This study advances understanding of network dynamics by applying matching theory to the formation of interorganizational alliances. We introduce market complementary and resource compatibility as two critical matching criteria of alliance formation and argue that good matches increase firm performance. Using data from liner shipping, we found effects of matching on alliance formation. But contrary to our expectations, alliances by networked firms, rather than isolate firms, exhibited better match quality, suggesting that networks facilitate matching rather than sacrifice it. We also found evidence that alliances with matched partners improve firm performance and survival chances.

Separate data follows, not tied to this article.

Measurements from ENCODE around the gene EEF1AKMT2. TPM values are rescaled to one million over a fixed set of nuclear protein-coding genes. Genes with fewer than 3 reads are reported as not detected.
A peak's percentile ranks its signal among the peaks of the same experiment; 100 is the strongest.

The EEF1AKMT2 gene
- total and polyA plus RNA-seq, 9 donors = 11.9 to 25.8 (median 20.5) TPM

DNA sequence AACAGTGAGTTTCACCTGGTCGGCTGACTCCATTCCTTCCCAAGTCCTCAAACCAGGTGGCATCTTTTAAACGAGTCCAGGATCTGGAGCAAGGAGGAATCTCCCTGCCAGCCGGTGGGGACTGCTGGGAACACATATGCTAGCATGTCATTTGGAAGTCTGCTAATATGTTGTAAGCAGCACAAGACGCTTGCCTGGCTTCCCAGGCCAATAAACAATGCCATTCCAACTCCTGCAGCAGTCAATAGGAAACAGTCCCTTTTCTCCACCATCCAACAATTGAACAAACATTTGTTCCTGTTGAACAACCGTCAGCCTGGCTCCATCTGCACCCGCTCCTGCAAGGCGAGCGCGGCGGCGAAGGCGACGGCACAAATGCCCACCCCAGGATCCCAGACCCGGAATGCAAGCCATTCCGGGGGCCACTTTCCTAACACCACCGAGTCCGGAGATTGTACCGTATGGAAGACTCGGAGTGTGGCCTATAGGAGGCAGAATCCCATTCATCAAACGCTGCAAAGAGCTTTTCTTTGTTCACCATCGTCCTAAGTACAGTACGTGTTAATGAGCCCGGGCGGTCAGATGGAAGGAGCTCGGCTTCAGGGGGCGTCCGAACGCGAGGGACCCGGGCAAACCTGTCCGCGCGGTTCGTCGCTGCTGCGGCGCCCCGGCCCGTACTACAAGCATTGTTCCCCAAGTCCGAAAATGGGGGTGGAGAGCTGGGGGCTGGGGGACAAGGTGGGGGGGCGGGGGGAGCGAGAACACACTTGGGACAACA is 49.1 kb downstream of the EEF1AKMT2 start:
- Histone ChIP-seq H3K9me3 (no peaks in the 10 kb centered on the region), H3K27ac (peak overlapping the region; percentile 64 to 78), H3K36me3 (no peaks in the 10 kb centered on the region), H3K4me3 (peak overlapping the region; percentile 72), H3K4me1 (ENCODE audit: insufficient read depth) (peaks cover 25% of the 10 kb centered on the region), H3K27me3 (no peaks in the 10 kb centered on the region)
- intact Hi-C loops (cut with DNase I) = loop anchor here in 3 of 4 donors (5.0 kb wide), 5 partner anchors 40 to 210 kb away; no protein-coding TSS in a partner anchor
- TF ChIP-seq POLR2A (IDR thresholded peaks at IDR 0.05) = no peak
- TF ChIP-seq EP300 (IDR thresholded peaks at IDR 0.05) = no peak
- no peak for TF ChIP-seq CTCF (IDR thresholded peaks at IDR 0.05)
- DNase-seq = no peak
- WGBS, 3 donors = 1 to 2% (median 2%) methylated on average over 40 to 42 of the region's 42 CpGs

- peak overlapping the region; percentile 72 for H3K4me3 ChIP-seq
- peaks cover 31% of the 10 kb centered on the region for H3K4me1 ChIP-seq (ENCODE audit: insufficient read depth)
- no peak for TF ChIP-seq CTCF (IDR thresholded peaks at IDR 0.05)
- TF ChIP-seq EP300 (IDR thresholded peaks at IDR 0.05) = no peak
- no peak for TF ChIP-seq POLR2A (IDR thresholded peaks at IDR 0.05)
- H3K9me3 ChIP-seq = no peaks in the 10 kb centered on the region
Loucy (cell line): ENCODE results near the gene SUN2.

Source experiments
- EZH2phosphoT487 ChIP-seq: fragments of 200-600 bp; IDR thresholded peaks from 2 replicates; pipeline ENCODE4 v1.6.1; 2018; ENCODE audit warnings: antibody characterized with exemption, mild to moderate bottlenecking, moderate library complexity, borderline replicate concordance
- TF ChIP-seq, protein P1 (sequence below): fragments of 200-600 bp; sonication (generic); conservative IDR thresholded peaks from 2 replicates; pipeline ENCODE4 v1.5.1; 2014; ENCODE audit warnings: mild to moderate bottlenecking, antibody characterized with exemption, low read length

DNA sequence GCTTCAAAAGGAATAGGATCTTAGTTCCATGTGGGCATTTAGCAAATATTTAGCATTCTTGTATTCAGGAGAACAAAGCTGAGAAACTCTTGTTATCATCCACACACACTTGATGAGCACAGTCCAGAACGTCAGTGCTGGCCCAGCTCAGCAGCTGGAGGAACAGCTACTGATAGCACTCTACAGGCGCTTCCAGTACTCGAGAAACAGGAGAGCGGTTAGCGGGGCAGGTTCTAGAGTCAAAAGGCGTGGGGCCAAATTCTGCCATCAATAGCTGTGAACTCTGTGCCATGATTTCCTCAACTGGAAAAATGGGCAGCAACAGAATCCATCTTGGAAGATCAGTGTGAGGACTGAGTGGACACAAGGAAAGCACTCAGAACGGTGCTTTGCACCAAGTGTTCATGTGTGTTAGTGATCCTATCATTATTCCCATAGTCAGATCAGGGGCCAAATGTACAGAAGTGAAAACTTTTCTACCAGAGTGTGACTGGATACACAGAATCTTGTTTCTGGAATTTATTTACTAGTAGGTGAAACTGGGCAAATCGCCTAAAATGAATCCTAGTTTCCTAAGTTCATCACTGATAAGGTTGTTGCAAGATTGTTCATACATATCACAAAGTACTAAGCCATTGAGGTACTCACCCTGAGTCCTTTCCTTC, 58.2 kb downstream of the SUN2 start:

ASJC Scopus subject areas
- Business and International Management
- Business, Management and Accounting(all)
- Strategy and Management
- Management of Technology and Innovation